MODE OF TRAVELLING.
muleteer is called mukdri, a word sometimes corrupted by Euro¬
peans to 'muker'.
Camels (for riding delAl, in Egypt hegin; for burdens jemel; the Ara¬
bian camel with one hump is the only one known in Syria). The patient
'ship of the desert', which the traveller will scarcely use except for a long
journey through the desert, is a sullen looking animal; and although he
commands our respect, and even admiration, he rarely gains our affection.
The difference between camels bred and trained for riding and camels of
burden is quite as great as that between saddle and cart horses. Riding
on the former is far from unpleasant.
In hiring a horse or camel, it is of great importance to secure a
well-trained animal of easy gait; and, having done so, the traveller
should carefully note its colour, size, and other peculiarities, as it is
a very common trick of the owner, after the completion of the con¬
tract , to substitute an inferior animal for the one selected. In the
case of horses, mules, and donkeys the traveller should also satisfy
himself that they are free from the sores from which they too often
suffer. As to saddles etc., see p. xxi. Before starting, it is usual to
give the owner a ghabun , or earnest-money, which falls to be de¬
ducted from the final reckoning. If this be done and the route sti¬
pulated for at the time of hiring, the traveller is not responsible for
any injury that may occur to the animals.
The style of travelling varies according to the traveller's means
and his love of comfort. He may travel:
I. With Dragoman and Xents. Travellers who are unacquainted
with the language and customs of the country will find a dragoman
(Arabic terjumdn, generally very reliable people as far as their con¬
tract binds them) indispensable.
Dragomans in Syria are contractors for the management of tours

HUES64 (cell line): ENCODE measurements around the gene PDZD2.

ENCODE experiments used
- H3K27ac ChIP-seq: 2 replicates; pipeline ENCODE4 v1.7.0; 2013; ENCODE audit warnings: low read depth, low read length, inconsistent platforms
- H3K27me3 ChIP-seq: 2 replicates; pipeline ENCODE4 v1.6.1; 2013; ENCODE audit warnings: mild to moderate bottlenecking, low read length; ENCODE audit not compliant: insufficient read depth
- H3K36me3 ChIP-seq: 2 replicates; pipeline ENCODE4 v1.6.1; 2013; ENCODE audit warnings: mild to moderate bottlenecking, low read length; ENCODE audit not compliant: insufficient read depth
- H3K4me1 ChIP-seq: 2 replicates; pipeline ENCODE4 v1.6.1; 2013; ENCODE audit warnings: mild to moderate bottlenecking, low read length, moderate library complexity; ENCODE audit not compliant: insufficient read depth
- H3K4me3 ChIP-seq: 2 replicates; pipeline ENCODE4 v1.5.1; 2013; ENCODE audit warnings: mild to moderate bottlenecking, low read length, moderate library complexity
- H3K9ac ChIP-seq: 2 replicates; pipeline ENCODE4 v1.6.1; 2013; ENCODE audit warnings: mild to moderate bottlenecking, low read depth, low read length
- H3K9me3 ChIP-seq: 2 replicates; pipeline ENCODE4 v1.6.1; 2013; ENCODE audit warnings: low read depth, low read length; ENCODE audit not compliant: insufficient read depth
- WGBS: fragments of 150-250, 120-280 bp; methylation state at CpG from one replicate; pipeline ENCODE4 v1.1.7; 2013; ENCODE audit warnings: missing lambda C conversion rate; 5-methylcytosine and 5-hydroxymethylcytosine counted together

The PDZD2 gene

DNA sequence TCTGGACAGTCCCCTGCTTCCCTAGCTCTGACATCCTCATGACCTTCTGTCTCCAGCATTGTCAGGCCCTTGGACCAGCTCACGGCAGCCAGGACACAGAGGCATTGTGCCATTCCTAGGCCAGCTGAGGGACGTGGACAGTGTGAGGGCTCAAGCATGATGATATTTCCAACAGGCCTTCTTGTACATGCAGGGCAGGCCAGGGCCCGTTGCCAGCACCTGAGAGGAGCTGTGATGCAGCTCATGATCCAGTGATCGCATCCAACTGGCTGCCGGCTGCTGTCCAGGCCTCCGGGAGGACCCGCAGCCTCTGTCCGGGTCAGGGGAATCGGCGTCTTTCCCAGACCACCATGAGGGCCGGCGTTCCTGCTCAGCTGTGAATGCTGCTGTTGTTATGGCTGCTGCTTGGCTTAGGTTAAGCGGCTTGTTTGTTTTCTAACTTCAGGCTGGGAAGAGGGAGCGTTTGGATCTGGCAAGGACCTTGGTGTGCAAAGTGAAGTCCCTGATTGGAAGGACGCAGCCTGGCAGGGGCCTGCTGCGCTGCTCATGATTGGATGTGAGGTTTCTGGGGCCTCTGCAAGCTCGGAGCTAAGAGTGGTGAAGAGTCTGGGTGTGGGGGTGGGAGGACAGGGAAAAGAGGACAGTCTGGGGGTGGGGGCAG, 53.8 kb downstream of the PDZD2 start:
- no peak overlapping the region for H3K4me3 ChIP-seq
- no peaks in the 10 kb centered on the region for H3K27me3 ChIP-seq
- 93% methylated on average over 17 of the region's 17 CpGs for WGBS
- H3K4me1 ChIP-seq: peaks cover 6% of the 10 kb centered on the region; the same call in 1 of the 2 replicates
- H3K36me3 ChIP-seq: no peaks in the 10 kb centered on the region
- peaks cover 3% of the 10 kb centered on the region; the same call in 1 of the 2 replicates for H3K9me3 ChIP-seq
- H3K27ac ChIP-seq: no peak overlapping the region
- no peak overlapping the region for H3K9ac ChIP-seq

and of caravans, and they relieve the traveller of all the difficulties
of preparation and of intercourse with the natives. The Syrian dra¬
gomans usually speak English and French, a few of them German
and Italian too. In knowledge of the country, and especially of its
antiquities, they are often sadly deficient. So accustomed are they,
moreover, to certain beaten tracks, that it is often a matter of great
difficulty to induce them to make the slightest deviation from the
usual routes, which in all probability have been followed by the
caravans for many centuries. For tours of any length it is advisable
for the traveller to enter into a written contract with the dragoman,
and to get it signed by him and attested at the consulate. The an¬
nexed form of contract is one which includes almost every possible
detail. Explanations are added where necessary.
Contract. The following contract, dated......, has been
entered into between the travellers A. and B. and the dragoman C.
§ 1. The dragoman C. binds himself to conduct the travellers
NN.,.....in number, from Jerusalem to Beirut by way of Na¬
bulus, Jenin, Haifa, etc. The dragoman may not take other persons
on this journey without the express permission of the travellers.
The route should be laid down beforehand with the utmost possible
accuracy, as the dragomans always endeavour to take the shortest way.